Marketers not afraid of failure will win in the AI age

Artificial intelligence expert Michael Priddis discusses AI's impact on B2B marketing, and how embracing risk is the key to success.

All signs suggest that artificial intelligence (AI) will radically alter almost every profession. Promising in-depth and highly efficient data analysis, and the capacity to transform customer experience, AI has the potential to be an invaluable tool for marketers.

Michael Priddis, AI expert and CEO of AI research and development firm Faethm, says thoughtful implementation and investment is instrumental to successfully using AI in B2B marketing.

[caption id="attachment_1180" align="alignleft" width="300"]Artificial intelligence expert Michael Priddis Artificial intelligence expert Michael Priddis[/caption]

He says AI isn’t yet the futuristic technology of self-driving cars and fully humanised, robotic workers. “It's still very nascent in technology applications,” Priddis says. “They're nowhere near as advanced as they're going to be.”

But he believes applications of AI, even in its current form, could be transformative for B2B marketers. “In any B2B environment, the ability for marketers to serve very tailored information, very specifically to a particular person or small group of people, will increase the quality of demand as it presents to the point of sale,” he says.

An area where Priddis has already seen AI make a significant impact is segmentation, which broadly categorises huge numbers of people. AI, he says, has the potential to allow companies to speak to customers on a more individualised level.

“AI will recognise segments as one, so they will be able to accumulate a much, much more sophisticated, deeper, more granular view of the customer base in order to understand how to position, communicate or frame information for a much, much smaller segment than a human can get their head around,” he says.

“The notion of segmentation as it exists in traditional marketing is probably coming to an end. Segmentation will continue, but the use of data-driven tools will allow a much greater level of sophistication than people have had in the past.”

How local marketers can be industry leaders

Although human-like AI is not yet a reality, and may not be for a very long time, Priddis suggests that now is the time for companies to invest and plan for a future where AI is more sophisticated and ubiquitous.

“This is something that's going to transform pretty much every area of work in the not too distant future,” he says. “Any type of work that's process-driven or information-driven is ripe for AI. The fact that it's not yet in widespread adoption doesn't mean that people shouldn't be looking at it. I think now is the time to do it. You want to get ahead of the curve and not be behind it.”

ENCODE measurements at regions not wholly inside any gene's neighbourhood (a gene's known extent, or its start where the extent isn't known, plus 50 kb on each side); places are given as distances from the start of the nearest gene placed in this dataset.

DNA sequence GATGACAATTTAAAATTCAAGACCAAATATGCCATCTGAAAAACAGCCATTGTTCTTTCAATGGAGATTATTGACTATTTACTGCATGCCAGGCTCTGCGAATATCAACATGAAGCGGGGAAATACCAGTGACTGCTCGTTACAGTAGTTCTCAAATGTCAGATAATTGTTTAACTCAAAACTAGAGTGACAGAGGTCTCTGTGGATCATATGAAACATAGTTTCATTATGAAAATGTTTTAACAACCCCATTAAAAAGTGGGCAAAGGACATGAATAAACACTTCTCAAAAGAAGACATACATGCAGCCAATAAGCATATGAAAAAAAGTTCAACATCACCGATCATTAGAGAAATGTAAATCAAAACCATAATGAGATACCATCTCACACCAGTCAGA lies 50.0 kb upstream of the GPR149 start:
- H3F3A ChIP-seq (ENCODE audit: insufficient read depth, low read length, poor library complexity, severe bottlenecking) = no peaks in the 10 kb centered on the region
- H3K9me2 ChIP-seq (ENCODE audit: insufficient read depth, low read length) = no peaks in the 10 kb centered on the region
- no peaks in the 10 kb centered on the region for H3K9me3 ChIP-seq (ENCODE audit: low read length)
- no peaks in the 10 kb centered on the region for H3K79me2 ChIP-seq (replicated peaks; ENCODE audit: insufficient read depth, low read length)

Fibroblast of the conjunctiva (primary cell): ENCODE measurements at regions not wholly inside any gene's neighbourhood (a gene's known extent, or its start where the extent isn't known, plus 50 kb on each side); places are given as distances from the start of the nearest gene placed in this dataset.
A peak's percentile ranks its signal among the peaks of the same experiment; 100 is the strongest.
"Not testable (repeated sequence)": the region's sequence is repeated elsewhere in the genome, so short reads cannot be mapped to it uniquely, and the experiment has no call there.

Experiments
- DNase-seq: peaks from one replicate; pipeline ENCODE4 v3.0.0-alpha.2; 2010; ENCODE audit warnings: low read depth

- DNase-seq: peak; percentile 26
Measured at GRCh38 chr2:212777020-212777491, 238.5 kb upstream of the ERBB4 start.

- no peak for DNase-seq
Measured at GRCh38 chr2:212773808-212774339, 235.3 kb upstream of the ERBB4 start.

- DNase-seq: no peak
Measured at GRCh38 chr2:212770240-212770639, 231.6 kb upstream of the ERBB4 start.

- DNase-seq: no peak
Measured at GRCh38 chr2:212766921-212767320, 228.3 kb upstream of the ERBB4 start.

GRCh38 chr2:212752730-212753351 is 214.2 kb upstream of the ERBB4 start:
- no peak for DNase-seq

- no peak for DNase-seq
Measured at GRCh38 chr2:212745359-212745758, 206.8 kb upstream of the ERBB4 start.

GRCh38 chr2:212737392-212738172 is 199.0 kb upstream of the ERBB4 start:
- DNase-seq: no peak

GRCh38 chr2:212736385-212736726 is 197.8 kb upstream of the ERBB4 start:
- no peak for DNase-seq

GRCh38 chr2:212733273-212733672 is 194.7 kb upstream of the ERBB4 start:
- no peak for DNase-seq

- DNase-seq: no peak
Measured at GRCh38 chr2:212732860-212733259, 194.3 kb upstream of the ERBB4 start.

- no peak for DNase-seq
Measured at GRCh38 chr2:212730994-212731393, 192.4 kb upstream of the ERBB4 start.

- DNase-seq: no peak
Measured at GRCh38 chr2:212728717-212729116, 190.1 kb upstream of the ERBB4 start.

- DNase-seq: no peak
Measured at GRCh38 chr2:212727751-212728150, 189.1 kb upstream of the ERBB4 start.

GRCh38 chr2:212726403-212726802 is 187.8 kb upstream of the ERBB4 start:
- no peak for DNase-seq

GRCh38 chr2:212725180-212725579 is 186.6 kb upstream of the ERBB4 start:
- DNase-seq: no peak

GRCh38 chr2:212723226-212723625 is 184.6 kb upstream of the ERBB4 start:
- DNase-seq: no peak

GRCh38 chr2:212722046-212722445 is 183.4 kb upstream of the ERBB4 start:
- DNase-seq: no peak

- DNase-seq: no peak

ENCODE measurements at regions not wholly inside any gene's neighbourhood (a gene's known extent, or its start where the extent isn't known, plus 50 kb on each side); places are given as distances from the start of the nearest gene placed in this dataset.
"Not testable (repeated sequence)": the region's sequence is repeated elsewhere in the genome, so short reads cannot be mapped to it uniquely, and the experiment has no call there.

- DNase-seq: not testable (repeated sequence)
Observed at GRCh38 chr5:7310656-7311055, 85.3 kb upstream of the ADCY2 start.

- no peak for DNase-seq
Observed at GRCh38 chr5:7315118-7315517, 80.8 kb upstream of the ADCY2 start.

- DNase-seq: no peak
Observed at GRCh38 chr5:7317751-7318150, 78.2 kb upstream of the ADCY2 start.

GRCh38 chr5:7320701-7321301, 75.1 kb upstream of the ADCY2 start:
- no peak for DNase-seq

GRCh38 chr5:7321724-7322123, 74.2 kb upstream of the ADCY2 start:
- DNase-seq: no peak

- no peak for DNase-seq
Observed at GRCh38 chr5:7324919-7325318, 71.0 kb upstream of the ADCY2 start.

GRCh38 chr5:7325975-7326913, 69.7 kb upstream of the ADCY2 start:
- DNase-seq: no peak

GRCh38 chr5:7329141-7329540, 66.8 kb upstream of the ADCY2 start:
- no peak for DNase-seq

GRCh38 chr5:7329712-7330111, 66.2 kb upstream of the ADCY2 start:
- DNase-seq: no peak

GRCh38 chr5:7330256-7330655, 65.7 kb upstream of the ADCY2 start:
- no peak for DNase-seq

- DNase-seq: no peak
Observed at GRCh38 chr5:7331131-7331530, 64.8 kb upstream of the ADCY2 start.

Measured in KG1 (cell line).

Australian companies are particularly well equipped to start planning for a rise in AI, though many don’t yet realise it.

“Australia is the worst country in the OECD at collaborating with research and development [R&D]. In the 2015 OECD survey, Australia ranked 33rd out of 33 for R&D collaboration,” Priddis says.

"We need to understand how to try, fail and try again in the company setting."

“It's just not on the general radar, across industries, and that's retail, manufacturing, insurance. You name it, they're not doing it. In other countries, Europe particularly, North America to a certain degree, it's quite standard for marketing teams and strategy teams, product teams, whatever, to spend a good part of their time with the local R&D labs saying, "What's going on? What's happening? How do we use it?".”

But Priddis points out that if companies in the Asia-Pacific region were to make more of an investment in AI research they might be pleasantly surprised with the results.

“Australia has a very good R&D sector,” Priddis says. “There are 67,000 people working in R&D in this country, and it's well-funded by government. It's just not got a huge amount of corporate involvement, so marketers should be going to R&D, whether it's major universities or private companies, and saying, "How do we get our hands on these sorts of technologies? How do we understand what the impacts of them might be?".”

Embracing a culture of risk

The successful implementation of AI means that companies will have to embrace a culture of risk, something that often runs counter to corporate culture in Australia.

“Australian companies have not had to try very hard to grow,” Priddis says. “The whole economy has had good growth driven by external factors and context and, as a result of that, big companies in Australia, medium-sized companies in Australia, they don't really have a history or a culture of driving their own growth by exploring, experimenting, designing, creating, having a crack at things, failing and doing it again.”

To embrace AI, this culture will have to change.

“The number one thing, apart from collaborating more with R&D, is we need to understand how to try, fail and try again in the company setting," Priddis says. "We need to understand how to invest in disruptive [technology] over multiple financial periods, not just in the course of this year.

“It's just not how Australian companies tend to work, and it really needs to be.”

Further reading: AI pushing sales and marketing together

Photo: Blake Wheeler on Unsplash